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Wednesday 15th July, 16:00 - 17:30 Room: L-103

Survey Research in Developing Countries 2

Convenor Dr Irene Pavesi (Small Arms Survey )

Session Details

This session explores the challenges involved in conducting survey research in developing countries and discuss best practices in sampling, questionnaire design and fieldwork organisation.

Even more often than in developed countries up-to-date data on population size and composition is absent. Mobile populations, scarcely populated areas and areas connected only by low quality roads and security issues complicate the creation of a sampling frame. What strategies have researchers used to deal with these challenges?

Response rates tend to be high in developing countries. This is in part because in rural areas trust tends to be high or a survey is seen as an interesting break from everyday life. However in some cases the consent of village heads or other local leaders is an order to people to participate. How does this fit with the idea of informed consent?

High poverty in some areas raises ethical questions on whether and how respondents should be compensated for their time; if respondents receive cash or in kind compensation this can lead to competition among households for inclusion in the survey. What are appropriate ways to compensate respondents?

Large household with complex structures can make collection of household data a time consuming and error prone process. How can data be collected in an efficient way?

High ethnic and linguistic diversity poses challenges to both questionnaire translation and selection of interviewers. How can these challenges be dealt with?

If the people who design the questionnaire are not from the country of data collection, what procedures can be used to ensure that concepts in the survey resonate with those of the target population?

We welcome papers on these and related topics, such as reaching female respondents, use of ICT in data collection, surveying in (post-)conflict areas, and surveys among populations with high illiteracy rates

Paper Details

1. Responding on sensitive topics: firearm issues in post conflict settings
Dr Irene Pavesi (Small Arms Survey)

Firearm related issues can be considered as a sensitive or threatening topic. Social desirability, privacy issues plus the fear of disclosure of answers to third parties are examples of factors to be taken into account when designing, administering a survey as well as when interpreting survey results. In post conflict affected settings, further sensitivity may be fuelled by fear of repercussions, especially where firearm ownership is forbidden or registration is mandatory. This paper explores the challenges of surveying firearm related issues, including attitudes, ownership and disarmament, in post conflict settings and discusses case studies in Somalia, Uganda and Kenya.

2. Second Stage Sampling for Conflict Areas: Methods and Implications
Ms Kristen Himelein (The World Bank Group)
Dr Stephanie Eckman (Institute for Employment Research (IAB) )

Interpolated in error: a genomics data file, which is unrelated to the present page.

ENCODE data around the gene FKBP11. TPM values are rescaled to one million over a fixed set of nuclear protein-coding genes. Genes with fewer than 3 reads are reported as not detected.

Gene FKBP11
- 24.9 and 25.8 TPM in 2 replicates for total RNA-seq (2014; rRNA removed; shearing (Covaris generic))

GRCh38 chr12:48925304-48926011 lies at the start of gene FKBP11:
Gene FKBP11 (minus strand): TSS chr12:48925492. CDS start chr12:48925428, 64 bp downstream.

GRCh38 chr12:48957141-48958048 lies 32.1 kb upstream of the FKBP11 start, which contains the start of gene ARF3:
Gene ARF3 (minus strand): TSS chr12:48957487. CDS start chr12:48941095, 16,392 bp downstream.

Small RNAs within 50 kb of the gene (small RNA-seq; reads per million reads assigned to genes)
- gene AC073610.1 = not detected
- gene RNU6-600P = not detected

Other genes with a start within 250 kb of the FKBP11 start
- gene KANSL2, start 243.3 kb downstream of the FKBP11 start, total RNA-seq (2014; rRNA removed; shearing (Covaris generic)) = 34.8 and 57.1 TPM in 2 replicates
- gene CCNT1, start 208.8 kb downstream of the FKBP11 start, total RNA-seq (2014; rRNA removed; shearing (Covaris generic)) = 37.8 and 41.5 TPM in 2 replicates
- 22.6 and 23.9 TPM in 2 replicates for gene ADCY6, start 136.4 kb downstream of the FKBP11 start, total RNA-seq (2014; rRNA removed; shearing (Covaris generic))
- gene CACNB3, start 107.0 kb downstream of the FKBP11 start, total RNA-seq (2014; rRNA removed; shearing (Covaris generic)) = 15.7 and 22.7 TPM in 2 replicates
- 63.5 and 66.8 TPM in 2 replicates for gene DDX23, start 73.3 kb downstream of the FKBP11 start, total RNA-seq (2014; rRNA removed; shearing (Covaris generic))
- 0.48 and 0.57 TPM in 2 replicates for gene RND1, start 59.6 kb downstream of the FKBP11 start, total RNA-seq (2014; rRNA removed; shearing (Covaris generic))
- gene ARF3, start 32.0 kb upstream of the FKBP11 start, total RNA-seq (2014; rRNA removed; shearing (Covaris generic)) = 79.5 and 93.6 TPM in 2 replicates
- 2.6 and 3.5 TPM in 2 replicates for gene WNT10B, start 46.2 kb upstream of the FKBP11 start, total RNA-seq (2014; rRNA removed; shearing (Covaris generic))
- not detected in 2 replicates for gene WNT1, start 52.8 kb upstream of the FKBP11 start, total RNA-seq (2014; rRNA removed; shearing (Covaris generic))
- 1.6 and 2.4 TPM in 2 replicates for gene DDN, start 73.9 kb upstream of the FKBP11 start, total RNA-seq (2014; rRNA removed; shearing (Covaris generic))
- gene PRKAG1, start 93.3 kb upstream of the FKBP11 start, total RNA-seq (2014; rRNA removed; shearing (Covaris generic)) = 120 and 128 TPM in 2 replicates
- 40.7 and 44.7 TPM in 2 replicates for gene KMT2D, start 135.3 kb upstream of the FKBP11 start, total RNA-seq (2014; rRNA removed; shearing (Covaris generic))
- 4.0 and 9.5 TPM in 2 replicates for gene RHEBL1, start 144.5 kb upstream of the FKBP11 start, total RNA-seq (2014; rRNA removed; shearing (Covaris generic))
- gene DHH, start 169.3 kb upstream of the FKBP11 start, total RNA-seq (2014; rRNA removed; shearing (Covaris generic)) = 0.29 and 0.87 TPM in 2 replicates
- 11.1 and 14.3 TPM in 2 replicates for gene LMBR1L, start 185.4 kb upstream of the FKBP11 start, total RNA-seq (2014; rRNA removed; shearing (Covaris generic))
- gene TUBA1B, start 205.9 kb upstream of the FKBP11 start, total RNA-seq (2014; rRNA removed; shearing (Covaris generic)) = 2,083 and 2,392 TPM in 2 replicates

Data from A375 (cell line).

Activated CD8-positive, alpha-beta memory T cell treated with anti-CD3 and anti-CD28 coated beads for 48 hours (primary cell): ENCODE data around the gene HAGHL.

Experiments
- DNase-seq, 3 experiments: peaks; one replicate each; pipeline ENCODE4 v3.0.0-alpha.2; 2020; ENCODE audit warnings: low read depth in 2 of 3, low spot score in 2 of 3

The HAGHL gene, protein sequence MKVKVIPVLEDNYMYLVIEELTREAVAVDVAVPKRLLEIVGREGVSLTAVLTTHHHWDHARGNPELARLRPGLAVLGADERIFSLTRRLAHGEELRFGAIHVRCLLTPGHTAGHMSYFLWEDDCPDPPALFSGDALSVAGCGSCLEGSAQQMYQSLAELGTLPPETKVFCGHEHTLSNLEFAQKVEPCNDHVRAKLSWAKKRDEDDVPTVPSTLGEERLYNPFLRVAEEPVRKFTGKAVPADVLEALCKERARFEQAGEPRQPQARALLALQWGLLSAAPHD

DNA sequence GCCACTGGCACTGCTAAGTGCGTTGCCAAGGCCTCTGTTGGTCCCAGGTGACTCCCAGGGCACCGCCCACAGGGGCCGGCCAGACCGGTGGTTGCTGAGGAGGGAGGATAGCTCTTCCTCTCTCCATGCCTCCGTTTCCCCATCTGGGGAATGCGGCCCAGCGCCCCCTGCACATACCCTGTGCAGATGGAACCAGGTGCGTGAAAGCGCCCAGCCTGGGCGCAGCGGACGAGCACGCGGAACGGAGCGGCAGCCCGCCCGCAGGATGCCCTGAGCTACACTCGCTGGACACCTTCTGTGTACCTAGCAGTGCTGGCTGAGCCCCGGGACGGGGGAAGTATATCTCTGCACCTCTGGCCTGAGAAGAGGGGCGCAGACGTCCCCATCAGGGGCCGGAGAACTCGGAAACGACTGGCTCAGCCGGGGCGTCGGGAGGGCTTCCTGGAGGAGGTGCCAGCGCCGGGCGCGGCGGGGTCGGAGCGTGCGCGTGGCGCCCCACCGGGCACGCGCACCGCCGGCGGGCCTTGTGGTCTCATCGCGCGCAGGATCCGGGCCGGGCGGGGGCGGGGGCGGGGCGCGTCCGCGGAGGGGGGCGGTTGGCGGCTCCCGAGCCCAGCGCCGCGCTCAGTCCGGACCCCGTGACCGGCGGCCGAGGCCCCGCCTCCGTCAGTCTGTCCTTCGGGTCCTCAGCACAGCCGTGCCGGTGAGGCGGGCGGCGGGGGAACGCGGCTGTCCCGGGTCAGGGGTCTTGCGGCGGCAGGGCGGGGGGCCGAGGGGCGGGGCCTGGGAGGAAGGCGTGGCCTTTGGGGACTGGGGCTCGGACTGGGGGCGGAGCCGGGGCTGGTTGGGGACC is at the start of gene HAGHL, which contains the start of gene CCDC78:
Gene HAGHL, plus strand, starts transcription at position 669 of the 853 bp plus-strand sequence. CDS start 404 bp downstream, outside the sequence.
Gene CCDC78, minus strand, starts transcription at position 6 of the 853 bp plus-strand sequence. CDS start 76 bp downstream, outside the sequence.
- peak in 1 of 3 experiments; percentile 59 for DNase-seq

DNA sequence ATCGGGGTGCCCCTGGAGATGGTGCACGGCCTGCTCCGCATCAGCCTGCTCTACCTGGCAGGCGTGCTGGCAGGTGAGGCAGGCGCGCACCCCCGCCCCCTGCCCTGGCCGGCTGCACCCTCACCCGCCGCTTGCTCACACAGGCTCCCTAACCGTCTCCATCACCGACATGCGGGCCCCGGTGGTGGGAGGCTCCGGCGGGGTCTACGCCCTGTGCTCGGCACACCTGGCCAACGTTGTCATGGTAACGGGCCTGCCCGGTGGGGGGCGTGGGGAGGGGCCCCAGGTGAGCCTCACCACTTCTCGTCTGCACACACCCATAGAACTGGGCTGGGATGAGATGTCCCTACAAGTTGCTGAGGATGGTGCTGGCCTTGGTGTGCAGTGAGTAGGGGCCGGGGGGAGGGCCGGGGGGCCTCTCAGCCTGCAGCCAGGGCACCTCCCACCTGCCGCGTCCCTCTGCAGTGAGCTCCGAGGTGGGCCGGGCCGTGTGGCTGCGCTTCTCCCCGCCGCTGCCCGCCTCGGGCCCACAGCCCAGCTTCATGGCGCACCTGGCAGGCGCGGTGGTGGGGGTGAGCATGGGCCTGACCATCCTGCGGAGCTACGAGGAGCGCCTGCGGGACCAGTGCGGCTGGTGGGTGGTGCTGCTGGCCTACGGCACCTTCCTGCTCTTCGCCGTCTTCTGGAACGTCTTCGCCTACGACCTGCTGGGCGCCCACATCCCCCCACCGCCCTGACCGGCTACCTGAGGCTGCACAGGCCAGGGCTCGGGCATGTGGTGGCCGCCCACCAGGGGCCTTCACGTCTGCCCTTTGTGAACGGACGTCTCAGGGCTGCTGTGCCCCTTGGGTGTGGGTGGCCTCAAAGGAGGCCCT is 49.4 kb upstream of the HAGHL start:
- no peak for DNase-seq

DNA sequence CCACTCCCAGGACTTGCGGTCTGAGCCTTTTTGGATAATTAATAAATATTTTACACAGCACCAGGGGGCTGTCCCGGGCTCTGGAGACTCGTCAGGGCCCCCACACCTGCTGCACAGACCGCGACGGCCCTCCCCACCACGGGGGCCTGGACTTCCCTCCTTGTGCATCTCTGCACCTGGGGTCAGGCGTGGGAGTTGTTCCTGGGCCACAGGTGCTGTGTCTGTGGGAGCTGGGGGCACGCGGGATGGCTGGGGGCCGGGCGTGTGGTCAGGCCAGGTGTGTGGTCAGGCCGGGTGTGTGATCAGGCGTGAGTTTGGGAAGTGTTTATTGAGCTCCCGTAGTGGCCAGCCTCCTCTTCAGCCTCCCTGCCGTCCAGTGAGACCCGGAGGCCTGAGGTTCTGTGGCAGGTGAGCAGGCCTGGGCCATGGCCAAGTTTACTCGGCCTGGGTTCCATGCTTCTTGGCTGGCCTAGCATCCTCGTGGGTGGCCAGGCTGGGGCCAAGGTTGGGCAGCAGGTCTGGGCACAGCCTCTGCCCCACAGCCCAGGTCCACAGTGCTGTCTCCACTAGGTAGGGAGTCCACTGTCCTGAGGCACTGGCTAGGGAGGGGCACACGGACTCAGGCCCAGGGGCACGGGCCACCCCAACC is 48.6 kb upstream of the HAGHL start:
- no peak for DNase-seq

The collection of survey data from war zones or other unstable security situations is vulnerable to error because conflict often limits the options for implementation. Although there are elevated risks throughout the process, we focus here on challenges to frame construction and sample selection. We explore several alternative sampling approaches considered for the second stage selection of households for a survey in Mogadishu, Somalia. The methods are evaluated on precision, the complexity of calculations, the amount of time necessary for preparatory office work and the field implementation, and ease of implementation and verification.

3. Good practices in ethical and safe survey research on violence against women
Dr Henrica A.f.m. Jansen (UNFPA)

While a few decades ago research on violence against women (VAW) was the terrain of activists and researchers working on VAW, it now has become the area of interest for donors, UN agencies and governments. These new players do not always realize that measuring VAW is sensitive and has the potential of significant safety risks. Not taking measures to minimize these risks will potentially put respondents and field workers in danger and can also hugely affect data quality. The paper will provide examples of field experiences and good practices, with special focus on interviewer training and field work processes.

4. Surveying in the Aftermath of an Earthquake : The Lessons of Haiti
Miss Claire Zanuso (DIAL)

In Haiti, the earthquake’s repercussions were much more dramatic than in other countries hit by stronger earthquakes. Following the phase of emergency aid to earthquake victims, the time has come to analyse its impacts on Haitian society. Such was the purpose of the ECVMAS survey conducted in late 2012. In addition to the structural problems involved in such a large-scale operation in Haiti, we had to cope with challenges raised by the earthquake. This article looks at the three main methodological challenges: update an obsolete sampling frame, build a suitable questionnaire, and use a computer-assisted survey tool.

5. How random is within household random selection?
Dr Evelyn Ersanilli (University of Oxford)

A common step in survey data collection is randomly selecting a household member for an individual interview.
The EUMAGINE survey is a face-to-face PAPI conducted in Morocco, Turkey, Senegal and Ukraine in 2011. To select a household member for a personal interview, interviewers used random number stickers in the first three countries and the first birthday criterion in Ukraine. This paper will examine whether the within household selection was random or whether respondent , household or interviewer characteristics affected the selection.